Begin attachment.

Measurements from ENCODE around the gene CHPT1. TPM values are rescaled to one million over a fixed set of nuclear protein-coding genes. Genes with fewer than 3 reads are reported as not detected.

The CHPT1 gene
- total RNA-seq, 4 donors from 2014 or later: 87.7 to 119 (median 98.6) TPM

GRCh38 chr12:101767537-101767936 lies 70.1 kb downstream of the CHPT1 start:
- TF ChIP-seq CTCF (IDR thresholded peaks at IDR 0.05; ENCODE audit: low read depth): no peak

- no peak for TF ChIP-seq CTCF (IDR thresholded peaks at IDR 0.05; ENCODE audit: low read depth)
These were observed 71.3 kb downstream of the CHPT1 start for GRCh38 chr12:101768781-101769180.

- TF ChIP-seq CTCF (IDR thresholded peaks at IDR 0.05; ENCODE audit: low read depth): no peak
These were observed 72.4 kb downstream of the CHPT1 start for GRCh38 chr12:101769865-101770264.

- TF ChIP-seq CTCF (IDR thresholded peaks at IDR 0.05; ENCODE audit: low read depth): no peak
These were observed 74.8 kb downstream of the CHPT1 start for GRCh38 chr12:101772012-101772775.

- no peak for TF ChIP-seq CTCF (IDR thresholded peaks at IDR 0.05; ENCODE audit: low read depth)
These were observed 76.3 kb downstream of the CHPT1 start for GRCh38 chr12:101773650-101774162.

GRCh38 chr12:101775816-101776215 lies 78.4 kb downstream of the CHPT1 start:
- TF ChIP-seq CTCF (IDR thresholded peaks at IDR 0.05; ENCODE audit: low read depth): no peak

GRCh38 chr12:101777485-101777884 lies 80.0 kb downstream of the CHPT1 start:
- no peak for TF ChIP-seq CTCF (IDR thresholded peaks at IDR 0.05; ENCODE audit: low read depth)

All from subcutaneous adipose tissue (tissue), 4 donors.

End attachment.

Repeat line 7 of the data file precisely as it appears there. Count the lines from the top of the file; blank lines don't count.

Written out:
These were observed 71.3 kb downstream of the CHPT1 start for GRCh38 chr12:101768781-101769180.